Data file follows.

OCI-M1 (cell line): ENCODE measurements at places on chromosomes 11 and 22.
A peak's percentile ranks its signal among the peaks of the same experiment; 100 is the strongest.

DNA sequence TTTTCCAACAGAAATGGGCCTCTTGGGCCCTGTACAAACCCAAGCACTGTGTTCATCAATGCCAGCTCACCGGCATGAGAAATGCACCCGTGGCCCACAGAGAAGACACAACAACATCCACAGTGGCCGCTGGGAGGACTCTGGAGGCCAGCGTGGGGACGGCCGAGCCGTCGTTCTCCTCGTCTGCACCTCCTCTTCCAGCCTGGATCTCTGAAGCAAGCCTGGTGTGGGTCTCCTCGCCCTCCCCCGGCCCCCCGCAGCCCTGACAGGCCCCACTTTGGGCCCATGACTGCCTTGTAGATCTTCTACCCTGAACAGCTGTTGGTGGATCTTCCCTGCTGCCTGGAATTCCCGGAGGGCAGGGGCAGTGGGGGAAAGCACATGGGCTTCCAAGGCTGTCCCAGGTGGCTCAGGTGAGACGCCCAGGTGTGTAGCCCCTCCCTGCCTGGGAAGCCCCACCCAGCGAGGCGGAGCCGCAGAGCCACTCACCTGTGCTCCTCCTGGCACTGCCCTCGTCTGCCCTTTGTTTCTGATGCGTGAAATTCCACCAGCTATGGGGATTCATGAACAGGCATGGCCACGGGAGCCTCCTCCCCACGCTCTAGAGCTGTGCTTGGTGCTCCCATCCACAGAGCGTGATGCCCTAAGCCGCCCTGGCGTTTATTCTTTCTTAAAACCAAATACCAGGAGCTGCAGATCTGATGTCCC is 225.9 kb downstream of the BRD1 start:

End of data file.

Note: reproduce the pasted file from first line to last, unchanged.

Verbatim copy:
OCI-M1 (cell line): ENCODE measurements at places on chromosomes 11 and 22.
A peak's percentile ranks its signal among the peaks of the same experiment; 100 is the strongest.

DNA sequence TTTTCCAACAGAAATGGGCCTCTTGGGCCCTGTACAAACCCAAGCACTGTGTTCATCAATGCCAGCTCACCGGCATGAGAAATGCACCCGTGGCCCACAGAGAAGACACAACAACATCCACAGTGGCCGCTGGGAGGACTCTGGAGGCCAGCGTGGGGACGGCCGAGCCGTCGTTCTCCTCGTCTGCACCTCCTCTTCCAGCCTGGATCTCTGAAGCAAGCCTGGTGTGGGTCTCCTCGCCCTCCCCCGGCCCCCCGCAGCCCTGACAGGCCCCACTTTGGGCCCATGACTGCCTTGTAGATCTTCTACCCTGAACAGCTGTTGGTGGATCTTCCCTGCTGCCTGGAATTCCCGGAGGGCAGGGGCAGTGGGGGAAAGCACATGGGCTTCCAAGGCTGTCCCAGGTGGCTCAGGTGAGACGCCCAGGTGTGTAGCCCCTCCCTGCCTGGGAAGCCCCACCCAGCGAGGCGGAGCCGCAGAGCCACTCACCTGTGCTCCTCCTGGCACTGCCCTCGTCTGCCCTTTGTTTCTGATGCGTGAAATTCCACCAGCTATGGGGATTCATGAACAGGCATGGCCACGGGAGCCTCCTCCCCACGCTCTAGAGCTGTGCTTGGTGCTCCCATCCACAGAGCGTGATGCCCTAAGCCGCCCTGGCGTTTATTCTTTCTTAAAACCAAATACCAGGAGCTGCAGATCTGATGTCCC is 225.9 kb downstream of the BRD1 start: